Objectives:In this study, we aimed to evaluate the accuracy of echocardiography compared to plain radiography in determining the appropriate line tip position of peripherally-inserted central catheters (PICC). Also, we aimed to evaluate the relationship between independent predictors (chronological age, birth weight, gestational age, and gender) and related complications with PICC line tip position.
Methods:In this prospective observational study, which was performed in the neonatal intensive care units of teaching hospitals affiliated with Iran University of Medical Sciences in 2019, 50 out of 96 neonates were non-randomly selected based on inclusion criteria. The radiographic and echocardiographic tests were simultaneously performed, and the data were analyzed.
Results:The findings of this study showed that there was an agreement between radiography and echocardiography in determining the PICC line tip position in 43 neonates (86%). The sensitivity and specificity of echocardiography in determining the ectopic position of the catheter were 81% and 77%, respectively. In 32 neonates (64%), a second radiograph prevented the following line manipulation using echocardiography. In addition, there was no significant relationship between independent predictors (chronological age, birth weight, gestational age, and gender) and PICC line complications.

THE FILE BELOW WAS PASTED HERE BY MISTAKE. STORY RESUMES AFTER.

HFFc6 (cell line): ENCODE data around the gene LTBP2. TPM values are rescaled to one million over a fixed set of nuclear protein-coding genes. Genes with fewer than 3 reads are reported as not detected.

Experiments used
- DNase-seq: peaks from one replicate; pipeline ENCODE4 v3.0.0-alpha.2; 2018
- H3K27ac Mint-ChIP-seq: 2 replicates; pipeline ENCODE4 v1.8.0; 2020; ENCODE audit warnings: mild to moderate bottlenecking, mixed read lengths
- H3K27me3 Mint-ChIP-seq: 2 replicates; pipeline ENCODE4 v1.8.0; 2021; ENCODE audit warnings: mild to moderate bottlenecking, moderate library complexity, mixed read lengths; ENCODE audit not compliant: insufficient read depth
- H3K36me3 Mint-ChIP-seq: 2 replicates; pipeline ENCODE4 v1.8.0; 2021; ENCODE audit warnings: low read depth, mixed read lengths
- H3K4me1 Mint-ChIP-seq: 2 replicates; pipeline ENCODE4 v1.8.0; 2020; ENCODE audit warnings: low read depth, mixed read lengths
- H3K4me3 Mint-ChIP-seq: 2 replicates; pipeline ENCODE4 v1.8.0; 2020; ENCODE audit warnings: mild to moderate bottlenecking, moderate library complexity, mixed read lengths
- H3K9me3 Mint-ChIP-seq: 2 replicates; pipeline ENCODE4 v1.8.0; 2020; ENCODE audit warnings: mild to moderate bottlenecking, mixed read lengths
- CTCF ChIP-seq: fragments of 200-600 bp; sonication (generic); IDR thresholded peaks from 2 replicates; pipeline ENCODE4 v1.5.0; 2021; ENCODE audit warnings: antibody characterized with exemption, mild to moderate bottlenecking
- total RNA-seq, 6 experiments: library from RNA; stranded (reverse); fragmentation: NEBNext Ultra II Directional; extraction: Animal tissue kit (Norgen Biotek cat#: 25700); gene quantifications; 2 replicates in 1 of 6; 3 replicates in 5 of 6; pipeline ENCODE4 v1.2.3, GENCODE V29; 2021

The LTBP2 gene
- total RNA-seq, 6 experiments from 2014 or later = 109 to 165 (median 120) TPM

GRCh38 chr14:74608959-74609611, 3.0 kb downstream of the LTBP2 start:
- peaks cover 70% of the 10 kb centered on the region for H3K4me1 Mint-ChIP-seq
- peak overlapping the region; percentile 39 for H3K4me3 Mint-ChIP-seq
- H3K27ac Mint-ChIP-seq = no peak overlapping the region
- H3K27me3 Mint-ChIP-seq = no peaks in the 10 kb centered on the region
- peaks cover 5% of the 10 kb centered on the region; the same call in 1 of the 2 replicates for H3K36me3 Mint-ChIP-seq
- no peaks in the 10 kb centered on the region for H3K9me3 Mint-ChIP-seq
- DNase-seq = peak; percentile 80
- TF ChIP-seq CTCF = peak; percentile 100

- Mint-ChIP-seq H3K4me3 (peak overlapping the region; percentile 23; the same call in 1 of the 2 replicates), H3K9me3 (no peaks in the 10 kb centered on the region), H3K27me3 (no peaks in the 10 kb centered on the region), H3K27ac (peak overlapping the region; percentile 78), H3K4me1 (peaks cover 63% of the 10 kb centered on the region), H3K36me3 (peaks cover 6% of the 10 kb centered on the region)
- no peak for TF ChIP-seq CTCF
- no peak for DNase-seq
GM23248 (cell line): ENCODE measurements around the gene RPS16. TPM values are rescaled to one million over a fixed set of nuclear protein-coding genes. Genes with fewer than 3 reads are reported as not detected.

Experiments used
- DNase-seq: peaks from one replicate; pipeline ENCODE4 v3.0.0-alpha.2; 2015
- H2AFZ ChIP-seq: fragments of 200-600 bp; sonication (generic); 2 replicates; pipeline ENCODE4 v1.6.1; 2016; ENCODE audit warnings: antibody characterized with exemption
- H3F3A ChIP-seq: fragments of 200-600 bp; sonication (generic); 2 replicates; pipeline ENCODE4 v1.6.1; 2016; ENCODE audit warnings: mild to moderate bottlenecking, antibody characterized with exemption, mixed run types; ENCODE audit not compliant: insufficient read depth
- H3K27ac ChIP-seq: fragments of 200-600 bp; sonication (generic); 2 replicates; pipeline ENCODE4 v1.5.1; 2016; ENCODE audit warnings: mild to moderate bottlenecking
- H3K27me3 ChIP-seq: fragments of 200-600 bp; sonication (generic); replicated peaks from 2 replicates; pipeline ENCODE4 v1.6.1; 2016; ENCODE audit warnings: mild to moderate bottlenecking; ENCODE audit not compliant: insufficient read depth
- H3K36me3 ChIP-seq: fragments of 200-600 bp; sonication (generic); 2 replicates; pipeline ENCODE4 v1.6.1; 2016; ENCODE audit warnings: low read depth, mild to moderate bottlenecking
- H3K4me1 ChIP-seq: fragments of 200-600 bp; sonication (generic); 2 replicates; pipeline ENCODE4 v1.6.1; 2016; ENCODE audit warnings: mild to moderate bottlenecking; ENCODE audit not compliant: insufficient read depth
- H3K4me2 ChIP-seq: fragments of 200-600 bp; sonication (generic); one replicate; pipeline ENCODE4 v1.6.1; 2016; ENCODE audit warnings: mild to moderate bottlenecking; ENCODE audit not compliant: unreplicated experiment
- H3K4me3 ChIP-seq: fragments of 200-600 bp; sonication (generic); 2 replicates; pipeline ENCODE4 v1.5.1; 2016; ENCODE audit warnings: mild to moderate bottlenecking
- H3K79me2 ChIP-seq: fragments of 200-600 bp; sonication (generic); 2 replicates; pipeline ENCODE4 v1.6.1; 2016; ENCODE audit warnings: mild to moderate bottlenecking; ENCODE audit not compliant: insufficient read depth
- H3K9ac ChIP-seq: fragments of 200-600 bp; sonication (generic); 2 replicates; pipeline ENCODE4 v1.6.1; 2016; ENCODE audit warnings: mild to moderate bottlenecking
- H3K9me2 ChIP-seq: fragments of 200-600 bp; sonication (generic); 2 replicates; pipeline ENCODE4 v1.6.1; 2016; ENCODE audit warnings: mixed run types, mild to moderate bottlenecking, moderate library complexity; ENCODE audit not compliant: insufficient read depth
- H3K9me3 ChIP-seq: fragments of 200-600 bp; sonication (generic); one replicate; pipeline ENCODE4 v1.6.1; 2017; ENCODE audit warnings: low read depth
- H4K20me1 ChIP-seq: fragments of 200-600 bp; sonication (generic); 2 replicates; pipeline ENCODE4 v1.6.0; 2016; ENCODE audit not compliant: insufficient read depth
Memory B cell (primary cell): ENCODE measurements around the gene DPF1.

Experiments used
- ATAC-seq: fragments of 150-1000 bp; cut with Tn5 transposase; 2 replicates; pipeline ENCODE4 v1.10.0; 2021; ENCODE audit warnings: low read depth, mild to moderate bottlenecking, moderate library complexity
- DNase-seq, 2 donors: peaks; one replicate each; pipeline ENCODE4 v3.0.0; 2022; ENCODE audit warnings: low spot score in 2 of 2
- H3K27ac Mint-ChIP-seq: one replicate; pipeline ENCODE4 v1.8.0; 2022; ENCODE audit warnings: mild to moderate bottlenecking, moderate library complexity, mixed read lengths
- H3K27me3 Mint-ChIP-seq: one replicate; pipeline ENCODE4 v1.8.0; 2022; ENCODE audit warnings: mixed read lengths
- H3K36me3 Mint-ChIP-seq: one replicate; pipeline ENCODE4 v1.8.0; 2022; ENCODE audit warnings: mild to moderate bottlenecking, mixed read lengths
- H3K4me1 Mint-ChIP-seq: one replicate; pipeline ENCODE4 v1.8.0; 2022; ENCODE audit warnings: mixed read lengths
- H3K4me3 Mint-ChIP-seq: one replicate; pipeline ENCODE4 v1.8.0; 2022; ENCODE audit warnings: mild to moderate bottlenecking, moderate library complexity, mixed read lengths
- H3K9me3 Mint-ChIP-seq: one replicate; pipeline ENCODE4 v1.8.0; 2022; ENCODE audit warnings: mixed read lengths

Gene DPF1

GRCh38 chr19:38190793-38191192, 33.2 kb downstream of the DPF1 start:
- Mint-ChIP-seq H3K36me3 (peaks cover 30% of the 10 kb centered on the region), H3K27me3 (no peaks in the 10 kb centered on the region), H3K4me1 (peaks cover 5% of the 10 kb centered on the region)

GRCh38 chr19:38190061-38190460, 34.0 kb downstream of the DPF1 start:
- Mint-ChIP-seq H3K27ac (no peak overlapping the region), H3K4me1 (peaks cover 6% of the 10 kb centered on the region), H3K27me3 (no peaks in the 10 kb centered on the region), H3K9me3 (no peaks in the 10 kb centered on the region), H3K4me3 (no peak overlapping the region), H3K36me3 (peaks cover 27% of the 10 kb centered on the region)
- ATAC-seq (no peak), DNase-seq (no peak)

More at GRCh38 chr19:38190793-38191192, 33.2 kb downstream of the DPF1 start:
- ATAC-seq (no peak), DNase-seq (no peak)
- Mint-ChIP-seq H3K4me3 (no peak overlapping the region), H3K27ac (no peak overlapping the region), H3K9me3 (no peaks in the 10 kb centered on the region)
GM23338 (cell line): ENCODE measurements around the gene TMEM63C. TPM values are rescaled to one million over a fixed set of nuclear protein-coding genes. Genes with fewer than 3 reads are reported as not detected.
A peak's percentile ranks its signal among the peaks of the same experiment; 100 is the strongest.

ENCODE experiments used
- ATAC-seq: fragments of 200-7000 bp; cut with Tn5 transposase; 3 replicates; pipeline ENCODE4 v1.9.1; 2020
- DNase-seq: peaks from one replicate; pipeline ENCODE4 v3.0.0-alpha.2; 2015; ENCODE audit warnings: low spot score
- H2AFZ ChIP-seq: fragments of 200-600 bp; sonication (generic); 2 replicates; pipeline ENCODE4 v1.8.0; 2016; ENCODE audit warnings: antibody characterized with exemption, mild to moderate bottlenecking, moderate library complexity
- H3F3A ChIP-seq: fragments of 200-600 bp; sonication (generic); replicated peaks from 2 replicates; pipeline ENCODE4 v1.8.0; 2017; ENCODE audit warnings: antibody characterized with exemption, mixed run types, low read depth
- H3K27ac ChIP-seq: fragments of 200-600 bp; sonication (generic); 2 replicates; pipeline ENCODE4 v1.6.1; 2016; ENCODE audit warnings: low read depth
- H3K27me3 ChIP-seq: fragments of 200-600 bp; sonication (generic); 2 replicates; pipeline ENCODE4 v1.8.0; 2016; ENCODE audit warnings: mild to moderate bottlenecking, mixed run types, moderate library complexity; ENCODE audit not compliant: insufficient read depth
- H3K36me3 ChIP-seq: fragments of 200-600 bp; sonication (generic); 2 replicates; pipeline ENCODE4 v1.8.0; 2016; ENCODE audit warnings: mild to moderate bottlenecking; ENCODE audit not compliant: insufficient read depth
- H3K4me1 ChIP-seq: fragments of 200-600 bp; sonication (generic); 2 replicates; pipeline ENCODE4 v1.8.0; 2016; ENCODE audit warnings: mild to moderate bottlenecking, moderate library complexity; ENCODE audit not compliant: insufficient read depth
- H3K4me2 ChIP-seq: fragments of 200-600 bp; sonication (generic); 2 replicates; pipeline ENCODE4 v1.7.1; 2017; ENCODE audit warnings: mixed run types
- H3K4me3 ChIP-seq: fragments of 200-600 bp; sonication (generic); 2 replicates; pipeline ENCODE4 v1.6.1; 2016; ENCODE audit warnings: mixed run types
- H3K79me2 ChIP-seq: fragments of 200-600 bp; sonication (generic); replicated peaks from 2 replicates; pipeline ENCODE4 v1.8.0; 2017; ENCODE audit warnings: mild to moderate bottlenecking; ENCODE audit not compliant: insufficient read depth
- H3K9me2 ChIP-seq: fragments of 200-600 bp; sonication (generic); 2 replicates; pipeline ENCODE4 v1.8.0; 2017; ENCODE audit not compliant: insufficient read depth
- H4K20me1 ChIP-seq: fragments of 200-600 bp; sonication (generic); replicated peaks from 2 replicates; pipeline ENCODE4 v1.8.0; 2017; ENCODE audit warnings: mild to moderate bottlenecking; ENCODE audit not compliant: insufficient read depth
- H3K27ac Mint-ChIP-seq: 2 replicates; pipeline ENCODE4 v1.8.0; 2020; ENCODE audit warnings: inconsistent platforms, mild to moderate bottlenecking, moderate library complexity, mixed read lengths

Conclusions:The results of the present study showed that echocardiography was a useful tool for determining the position of the catheter’s tip in LBW neonates. It also minimizes radiation exposure on subsequent radiographs and obviates the need for additional radiographs following catheter manipulation by echocardiography.